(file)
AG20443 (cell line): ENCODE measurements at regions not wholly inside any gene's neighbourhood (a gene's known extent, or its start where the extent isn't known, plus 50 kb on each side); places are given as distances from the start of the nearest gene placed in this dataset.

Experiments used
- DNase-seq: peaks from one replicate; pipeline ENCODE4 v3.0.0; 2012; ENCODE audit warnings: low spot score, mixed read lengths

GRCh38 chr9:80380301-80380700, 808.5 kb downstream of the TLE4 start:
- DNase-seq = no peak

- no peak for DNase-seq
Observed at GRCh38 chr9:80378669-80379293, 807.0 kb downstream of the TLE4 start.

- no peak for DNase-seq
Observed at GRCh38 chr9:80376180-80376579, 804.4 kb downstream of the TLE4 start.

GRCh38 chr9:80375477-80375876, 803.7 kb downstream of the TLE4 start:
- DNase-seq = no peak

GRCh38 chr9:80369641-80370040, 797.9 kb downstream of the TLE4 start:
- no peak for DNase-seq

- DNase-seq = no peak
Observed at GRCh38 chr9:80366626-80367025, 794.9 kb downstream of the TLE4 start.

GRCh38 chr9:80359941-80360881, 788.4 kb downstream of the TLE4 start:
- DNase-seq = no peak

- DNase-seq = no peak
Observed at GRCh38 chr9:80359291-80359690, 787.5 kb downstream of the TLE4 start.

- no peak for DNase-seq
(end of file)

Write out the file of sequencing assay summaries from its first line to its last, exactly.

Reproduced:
AG20443 (cell line): ENCODE measurements at regions not wholly inside any gene's neighbourhood (a gene's known extent, or its start where the extent isn't known, plus 50 kb on each side); places are given as distances from the start of the nearest gene placed in this dataset.

Experiments used
- DNase-seq: peaks from one replicate; pipeline ENCODE4 v3.0.0; 2012; ENCODE audit warnings: low spot score, mixed read lengths

GRCh38 chr9:80380301-80380700, 808.5 kb downstream of the TLE4 start:
- DNase-seq = no peak

- no peak for DNase-seq
Observed at GRCh38 chr9:80378669-80379293, 807.0 kb downstream of the TLE4 start.

- no peak for DNase-seq
Observed at GRCh38 chr9:80376180-80376579, 804.4 kb downstream of the TLE4 start.

GRCh38 chr9:80375477-80375876, 803.7 kb downstream of the TLE4 start:
- DNase-seq = no peak

GRCh38 chr9:80369641-80370040, 797.9 kb downstream of the TLE4 start:
- no peak for DNase-seq

- DNase-seq = no peak
Observed at GRCh38 chr9:80366626-80367025, 794.9 kb downstream of the TLE4 start.

GRCh38 chr9:80359941-80360881, 788.4 kb downstream of the TLE4 start:
- DNase-seq = no peak

- DNase-seq = no peak
Observed at GRCh38 chr9:80359291-80359690, 787.5 kb downstream of the TLE4 start.

- no peak for DNase-seq